Wednesday, August 5, 2009

A Chinese Bistro - Baljae Banjum

Q: How do you know if a restaurant is popular in Seoul?
A: Almost everyone has their camera out.

I prefer friendly Mom & Pop Korean restaurants when eating out but I hardly take any photos when eating at one. Traditional Korean cuisine, with the exception of royal cuisine, usually presents the meal in one setting; rice, soup, kimchi, meat dishes and various banchan (side dishes) all together. I find it pretty difficult to capture all that abundance with casual clicks of the camera so I hardly ever bother.

On the other hand, quite a lot of non-Korean cuisine comes in courses. There is a break in between - perfect camera opp and I usually take advantage.

It was a muggy day and someone wanted Chinese, so for dinner Chinese it was.

Chinese cuisine in Korea is very Koreanized. I usually compare it to Italian in the States. Unless you go to a traditional Chinese restaurant that blatantly advertises as such, you won't find certain Chinese dishes that are available in Chinese restaurants in other countries. There are also dishes that are unique to Korea; dishes you usually won't find in a true Chinese restaurant, jajangmyeon and jjampong are main examples.

Baljae Banjum is a Chinese Bistro in Cheongdam-dong, famous for its fried dumplings and jjampong. It has a solid reputation so we went to check it out.

I liked the high ceilinged entrance, the lanterns were welcoming. (I was suffering from shaky-hands-when-trying-to-capture-lights-with-point and shoot syndrome, so please excuse the quality.)

We started with a cold dish assortment - jellyfish and cucumbers, abalone, shrimp, meat slices. The seasoning was en pointe.

We had to try the famous dumplings. They came in an attached circle. You could tell right away they were in a different league than the greasy, fatty dumplings ordered from a Chinese delivery. They were as light as they looked, but the stuffing held its own with a lot of flavor.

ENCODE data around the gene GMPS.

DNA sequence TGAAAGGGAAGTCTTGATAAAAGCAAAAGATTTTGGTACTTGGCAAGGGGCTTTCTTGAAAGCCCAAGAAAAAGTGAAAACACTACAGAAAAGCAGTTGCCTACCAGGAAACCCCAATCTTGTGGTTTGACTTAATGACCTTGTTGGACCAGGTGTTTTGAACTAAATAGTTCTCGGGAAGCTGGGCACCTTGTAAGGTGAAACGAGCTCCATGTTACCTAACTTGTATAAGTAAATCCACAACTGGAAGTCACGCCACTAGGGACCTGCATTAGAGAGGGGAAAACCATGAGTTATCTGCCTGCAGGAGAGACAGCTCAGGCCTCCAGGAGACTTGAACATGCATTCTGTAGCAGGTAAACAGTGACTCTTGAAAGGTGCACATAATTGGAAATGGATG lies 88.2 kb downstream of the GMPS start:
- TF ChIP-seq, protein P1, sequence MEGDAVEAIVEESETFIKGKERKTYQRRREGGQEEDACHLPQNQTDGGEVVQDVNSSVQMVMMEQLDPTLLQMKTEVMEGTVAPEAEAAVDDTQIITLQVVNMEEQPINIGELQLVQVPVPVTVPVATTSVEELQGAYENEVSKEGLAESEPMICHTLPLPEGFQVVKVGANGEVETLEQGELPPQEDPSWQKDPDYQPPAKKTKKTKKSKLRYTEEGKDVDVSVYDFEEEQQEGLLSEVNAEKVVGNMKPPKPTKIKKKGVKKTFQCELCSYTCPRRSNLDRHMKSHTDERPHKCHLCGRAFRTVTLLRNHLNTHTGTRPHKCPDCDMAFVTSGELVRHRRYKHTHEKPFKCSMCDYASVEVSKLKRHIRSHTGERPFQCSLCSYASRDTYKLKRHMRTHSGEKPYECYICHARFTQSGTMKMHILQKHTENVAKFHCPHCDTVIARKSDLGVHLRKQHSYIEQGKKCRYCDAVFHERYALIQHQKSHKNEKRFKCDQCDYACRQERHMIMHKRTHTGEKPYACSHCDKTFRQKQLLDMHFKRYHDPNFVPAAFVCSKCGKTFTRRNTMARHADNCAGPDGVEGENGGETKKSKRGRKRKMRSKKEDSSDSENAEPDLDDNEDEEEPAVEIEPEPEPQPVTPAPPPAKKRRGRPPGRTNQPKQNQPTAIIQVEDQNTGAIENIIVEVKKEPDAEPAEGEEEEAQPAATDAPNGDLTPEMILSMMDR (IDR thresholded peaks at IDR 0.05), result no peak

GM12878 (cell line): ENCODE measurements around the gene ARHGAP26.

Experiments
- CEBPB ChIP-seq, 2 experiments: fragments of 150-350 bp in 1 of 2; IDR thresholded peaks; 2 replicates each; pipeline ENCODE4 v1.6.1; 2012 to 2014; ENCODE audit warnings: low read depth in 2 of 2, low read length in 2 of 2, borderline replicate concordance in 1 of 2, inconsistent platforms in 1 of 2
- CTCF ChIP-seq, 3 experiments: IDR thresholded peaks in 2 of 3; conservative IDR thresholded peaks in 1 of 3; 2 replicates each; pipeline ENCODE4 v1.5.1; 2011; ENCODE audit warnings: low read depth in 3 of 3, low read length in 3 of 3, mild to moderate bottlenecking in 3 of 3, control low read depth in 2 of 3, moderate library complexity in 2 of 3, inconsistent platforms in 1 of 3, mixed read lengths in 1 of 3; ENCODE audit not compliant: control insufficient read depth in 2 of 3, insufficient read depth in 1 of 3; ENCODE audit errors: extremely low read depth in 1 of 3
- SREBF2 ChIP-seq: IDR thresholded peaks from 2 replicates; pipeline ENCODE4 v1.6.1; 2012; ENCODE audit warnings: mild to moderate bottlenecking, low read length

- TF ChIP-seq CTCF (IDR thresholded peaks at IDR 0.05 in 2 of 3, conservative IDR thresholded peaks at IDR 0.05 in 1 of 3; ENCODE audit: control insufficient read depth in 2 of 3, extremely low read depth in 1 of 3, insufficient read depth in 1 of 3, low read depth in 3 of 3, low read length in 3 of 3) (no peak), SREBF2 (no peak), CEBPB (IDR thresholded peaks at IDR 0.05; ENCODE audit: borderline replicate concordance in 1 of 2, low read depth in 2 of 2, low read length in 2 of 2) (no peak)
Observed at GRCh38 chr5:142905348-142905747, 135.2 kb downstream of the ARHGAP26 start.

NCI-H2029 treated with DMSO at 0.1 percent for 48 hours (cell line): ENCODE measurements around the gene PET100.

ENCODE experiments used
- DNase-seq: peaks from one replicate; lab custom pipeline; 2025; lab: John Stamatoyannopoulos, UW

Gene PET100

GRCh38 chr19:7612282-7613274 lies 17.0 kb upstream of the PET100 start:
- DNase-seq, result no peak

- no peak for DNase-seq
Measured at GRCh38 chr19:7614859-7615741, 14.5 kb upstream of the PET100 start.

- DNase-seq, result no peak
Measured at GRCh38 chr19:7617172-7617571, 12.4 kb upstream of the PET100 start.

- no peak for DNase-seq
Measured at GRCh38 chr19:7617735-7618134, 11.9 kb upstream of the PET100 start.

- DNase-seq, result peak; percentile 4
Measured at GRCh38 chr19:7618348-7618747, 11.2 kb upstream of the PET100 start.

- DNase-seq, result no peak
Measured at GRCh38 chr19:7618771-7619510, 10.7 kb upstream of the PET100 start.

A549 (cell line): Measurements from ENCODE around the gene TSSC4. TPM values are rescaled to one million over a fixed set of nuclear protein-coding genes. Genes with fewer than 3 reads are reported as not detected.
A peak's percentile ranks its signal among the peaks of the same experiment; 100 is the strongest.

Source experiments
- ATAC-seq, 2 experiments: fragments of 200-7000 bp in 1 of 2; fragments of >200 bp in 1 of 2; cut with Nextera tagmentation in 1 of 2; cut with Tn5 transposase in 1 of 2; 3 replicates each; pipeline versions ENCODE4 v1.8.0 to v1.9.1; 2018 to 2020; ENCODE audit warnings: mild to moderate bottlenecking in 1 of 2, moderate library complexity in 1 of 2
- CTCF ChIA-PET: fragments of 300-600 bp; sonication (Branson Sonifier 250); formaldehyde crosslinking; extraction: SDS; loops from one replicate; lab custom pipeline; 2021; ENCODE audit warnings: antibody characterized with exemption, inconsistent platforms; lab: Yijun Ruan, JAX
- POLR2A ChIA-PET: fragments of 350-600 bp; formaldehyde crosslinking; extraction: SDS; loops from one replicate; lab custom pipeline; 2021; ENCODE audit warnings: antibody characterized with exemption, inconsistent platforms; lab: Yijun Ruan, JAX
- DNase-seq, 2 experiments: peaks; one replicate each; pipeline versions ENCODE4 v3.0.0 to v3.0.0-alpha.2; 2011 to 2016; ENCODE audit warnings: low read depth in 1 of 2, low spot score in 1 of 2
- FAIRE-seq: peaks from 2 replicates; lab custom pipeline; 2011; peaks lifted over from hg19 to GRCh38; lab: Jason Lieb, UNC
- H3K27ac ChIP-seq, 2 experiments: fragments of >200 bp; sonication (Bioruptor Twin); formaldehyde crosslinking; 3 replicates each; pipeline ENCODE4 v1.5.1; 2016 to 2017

Instead of simple soy sauce with vinegar, the dumplings came with a selection of condiments. Along with the standard soy, vinegar, hot chili paste and garlic, there was also balsamic vinegar and fermented tofu.
The dumplings were quite savory on their own, so after trying out the sauces I just ignored them.

I'm not that fond of shrimp. I like them in soups when they are used to create flavor in stock, but as a meat? There's something about the texture that doesn't suit my palate.
I haven't yet met anyone who shares this opinion, though. Even people who don't like seafood seem to like shrimp. Knowing this, and knowing that hot chili shrimp is one of the most popular dishes in a Korean Chinese restaurant I knew that this would be ordered.
The shrimp was fresh and well cooked, the sauce not too heavy. (Yes, I ate my share. "Not too fond" doesn't necessarily mean "I won't eat it, ever.")

Instead of the famous jjampong, we opted for Korean Chinese style naengmyeon (cold noodles) because it was such a hot evening. (Someone else ate the shrimp.)
The broth isn't that dark, don't know why my camera went wonky.

If you're not at a western cuisine restaurant where the dessert has to be baked, dessert in Korean restaurants - which is mostly fruit - usually isn't charged. We got frozen watermelon. A perfect natural sherbet.

I think I'd go again. After tasting the naengmyeon I would like to try their jjampong and the dumplings are definitely worth another try.

1 comment:

hellosteffi said...

this post left me hungry!